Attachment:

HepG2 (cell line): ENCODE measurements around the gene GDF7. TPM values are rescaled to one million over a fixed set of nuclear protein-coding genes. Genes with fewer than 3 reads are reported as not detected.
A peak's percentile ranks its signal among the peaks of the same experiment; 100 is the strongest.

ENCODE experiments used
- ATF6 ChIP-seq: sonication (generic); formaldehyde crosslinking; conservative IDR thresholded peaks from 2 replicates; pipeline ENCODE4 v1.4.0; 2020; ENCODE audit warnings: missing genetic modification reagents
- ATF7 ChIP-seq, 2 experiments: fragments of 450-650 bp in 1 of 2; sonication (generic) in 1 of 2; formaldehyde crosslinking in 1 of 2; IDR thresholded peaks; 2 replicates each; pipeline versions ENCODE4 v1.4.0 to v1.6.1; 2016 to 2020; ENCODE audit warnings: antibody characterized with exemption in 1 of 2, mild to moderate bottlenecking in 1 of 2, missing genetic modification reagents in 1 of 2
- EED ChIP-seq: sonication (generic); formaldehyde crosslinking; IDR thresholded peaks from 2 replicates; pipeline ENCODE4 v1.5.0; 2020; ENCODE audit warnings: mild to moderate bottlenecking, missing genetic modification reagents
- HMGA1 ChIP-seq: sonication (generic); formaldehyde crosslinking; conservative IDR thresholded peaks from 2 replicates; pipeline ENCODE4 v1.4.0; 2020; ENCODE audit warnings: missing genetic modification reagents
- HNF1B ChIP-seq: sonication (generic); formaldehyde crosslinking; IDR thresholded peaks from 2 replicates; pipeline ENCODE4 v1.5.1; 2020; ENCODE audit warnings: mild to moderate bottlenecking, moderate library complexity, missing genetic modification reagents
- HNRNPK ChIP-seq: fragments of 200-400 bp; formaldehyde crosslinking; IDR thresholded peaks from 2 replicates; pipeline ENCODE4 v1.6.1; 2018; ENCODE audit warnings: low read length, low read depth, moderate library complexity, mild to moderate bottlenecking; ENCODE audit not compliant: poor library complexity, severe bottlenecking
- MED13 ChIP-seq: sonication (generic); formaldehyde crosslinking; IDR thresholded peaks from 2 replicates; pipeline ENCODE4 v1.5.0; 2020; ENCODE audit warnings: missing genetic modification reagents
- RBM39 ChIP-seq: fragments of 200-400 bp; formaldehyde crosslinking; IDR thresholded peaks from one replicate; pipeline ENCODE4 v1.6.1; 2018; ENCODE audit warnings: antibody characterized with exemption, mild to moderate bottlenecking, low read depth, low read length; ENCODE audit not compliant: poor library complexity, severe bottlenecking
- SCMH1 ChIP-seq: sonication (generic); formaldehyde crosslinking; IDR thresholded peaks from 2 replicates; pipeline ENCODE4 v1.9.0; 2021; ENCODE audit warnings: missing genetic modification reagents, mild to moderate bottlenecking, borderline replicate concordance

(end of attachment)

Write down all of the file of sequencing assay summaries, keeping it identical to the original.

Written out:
HepG2 (cell line): ENCODE measurements around the gene GDF7. TPM values are rescaled to one million over a fixed set of nuclear protein-coding genes. Genes with fewer than 3 reads are reported as not detected.
A peak's percentile ranks its signal among the peaks of the same experiment; 100 is the strongest.

ENCODE experiments used
- ATF6 ChIP-seq: sonication (generic); formaldehyde crosslinking; conservative IDR thresholded peaks from 2 replicates; pipeline ENCODE4 v1.4.0; 2020; ENCODE audit warnings: missing genetic modification reagents
- ATF7 ChIP-seq, 2 experiments: fragments of 450-650 bp in 1 of 2; sonication (generic) in 1 of 2; formaldehyde crosslinking in 1 of 2; IDR thresholded peaks; 2 replicates each; pipeline versions ENCODE4 v1.4.0 to v1.6.1; 2016 to 2020; ENCODE audit warnings: antibody characterized with exemption in 1 of 2, mild to moderate bottlenecking in 1 of 2, missing genetic modification reagents in 1 of 2
- EED ChIP-seq: sonication (generic); formaldehyde crosslinking; IDR thresholded peaks from 2 replicates; pipeline ENCODE4 v1.5.0; 2020; ENCODE audit warnings: mild to moderate bottlenecking, missing genetic modification reagents
- HMGA1 ChIP-seq: sonication (generic); formaldehyde crosslinking; conservative IDR thresholded peaks from 2 replicates; pipeline ENCODE4 v1.4.0; 2020; ENCODE audit warnings: missing genetic modification reagents
- HNF1B ChIP-seq: sonication (generic); formaldehyde crosslinking; IDR thresholded peaks from 2 replicates; pipeline ENCODE4 v1.5.1; 2020; ENCODE audit warnings: mild to moderate bottlenecking, moderate library complexity, missing genetic modification reagents
- HNRNPK ChIP-seq: fragments of 200-400 bp; formaldehyde crosslinking; IDR thresholded peaks from 2 replicates; pipeline ENCODE4 v1.6.1; 2018; ENCODE audit warnings: low read length, low read depth, moderate library complexity, mild to moderate bottlenecking; ENCODE audit not compliant: poor library complexity, severe bottlenecking
- MED13 ChIP-seq: sonication (generic); formaldehyde crosslinking; IDR thresholded peaks from 2 replicates; pipeline ENCODE4 v1.5.0; 2020; ENCODE audit warnings: missing genetic modification reagents
- RBM39 ChIP-seq: fragments of 200-400 bp; formaldehyde crosslinking; IDR thresholded peaks from one replicate; pipeline ENCODE4 v1.6.1; 2018; ENCODE audit warnings: antibody characterized with exemption, mild to moderate bottlenecking, low read depth, low read length; ENCODE audit not compliant: poor library complexity, severe bottlenecking
- SCMH1 ChIP-seq: sonication (generic); formaldehyde crosslinking; IDR thresholded peaks from 2 replicates; pipeline ENCODE4 v1.9.0; 2021; ENCODE audit warnings: missing genetic modification reagents, mild to moderate bottlenecking, borderline replicate concordance